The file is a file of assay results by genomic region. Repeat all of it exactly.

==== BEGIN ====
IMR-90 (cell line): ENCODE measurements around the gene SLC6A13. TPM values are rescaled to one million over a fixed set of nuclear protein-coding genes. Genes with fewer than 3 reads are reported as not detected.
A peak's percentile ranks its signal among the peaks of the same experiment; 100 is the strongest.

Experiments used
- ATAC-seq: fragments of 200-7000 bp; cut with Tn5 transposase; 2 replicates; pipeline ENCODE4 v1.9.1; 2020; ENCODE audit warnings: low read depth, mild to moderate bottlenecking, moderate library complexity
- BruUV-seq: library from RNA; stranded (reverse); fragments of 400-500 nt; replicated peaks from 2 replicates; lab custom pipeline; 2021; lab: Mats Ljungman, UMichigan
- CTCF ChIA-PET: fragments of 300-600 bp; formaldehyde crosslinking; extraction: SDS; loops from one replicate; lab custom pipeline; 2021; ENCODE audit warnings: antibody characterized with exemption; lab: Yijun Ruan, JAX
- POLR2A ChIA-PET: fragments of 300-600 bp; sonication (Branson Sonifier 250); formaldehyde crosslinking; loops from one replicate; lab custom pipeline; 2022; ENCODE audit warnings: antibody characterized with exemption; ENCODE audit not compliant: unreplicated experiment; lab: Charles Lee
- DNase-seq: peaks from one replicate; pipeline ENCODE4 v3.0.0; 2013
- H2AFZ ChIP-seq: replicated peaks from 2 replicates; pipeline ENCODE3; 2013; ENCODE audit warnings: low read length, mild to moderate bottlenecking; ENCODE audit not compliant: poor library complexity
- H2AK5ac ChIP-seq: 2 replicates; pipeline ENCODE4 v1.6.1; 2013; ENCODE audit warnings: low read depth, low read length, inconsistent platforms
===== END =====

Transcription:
IMR-90 (cell line): ENCODE measurements around the gene SLC6A13. TPM values are rescaled to one million over a fixed set of nuclear protein-coding genes. Genes with fewer than 3 reads are reported as not detected.
A peak's percentile ranks its signal among the peaks of the same experiment; 100 is the strongest.

Experiments used
- ATAC-seq: fragments of 200-7000 bp; cut with Tn5 transposase; 2 replicates; pipeline ENCODE4 v1.9.1; 2020; ENCODE audit warnings: low read depth, mild to moderate bottlenecking, moderate library complexity
- BruUV-seq: library from RNA; stranded (reverse); fragments of 400-500 nt; replicated peaks from 2 replicates; lab custom pipeline; 2021; lab: Mats Ljungman, UMichigan
- CTCF ChIA-PET: fragments of 300-600 bp; formaldehyde crosslinking; extraction: SDS; loops from one replicate; lab custom pipeline; 2021; ENCODE audit warnings: antibody characterized with exemption; lab: Yijun Ruan, JAX
- POLR2A ChIA-PET: fragments of 300-600 bp; sonication (Branson Sonifier 250); formaldehyde crosslinking; loops from one replicate; lab custom pipeline; 2022; ENCODE audit warnings: antibody characterized with exemption; ENCODE audit not compliant: unreplicated experiment; lab: Charles Lee
- DNase-seq: peaks from one replicate; pipeline ENCODE4 v3.0.0; 2013
- H2AFZ ChIP-seq: replicated peaks from 2 replicates; pipeline ENCODE3; 2013; ENCODE audit warnings: low read length, mild to moderate bottlenecking; ENCODE audit not compliant: poor library complexity
- H2AK5ac ChIP-seq: 2 replicates; pipeline ENCODE4 v1.6.1; 2013; ENCODE audit warnings: low read depth, low read length, inconsistent platforms